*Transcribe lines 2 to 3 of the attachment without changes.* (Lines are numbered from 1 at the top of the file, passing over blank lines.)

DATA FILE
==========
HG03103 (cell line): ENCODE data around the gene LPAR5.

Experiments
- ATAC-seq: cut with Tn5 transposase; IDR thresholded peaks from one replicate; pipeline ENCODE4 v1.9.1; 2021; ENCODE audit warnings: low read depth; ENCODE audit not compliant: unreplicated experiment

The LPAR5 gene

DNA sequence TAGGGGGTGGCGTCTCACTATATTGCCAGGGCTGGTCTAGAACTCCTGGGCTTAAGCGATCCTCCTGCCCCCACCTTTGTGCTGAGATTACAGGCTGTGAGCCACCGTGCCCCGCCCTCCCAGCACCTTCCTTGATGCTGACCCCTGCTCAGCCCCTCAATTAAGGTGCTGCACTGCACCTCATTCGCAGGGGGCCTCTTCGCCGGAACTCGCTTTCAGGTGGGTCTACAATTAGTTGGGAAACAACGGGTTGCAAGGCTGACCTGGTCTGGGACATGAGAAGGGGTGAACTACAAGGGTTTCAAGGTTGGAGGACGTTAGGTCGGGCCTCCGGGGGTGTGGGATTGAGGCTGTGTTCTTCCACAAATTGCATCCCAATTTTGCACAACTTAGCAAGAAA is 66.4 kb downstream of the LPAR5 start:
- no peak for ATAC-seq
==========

Experiments
- ATAC-seq: cut with Tn5 transposase; IDR thresholded peaks from one replicate; pipeline ENCODE4 v1.9.1; 2021; ENCODE audit warnings: low read depth; ENCODE audit not compliant: unreplicated experiment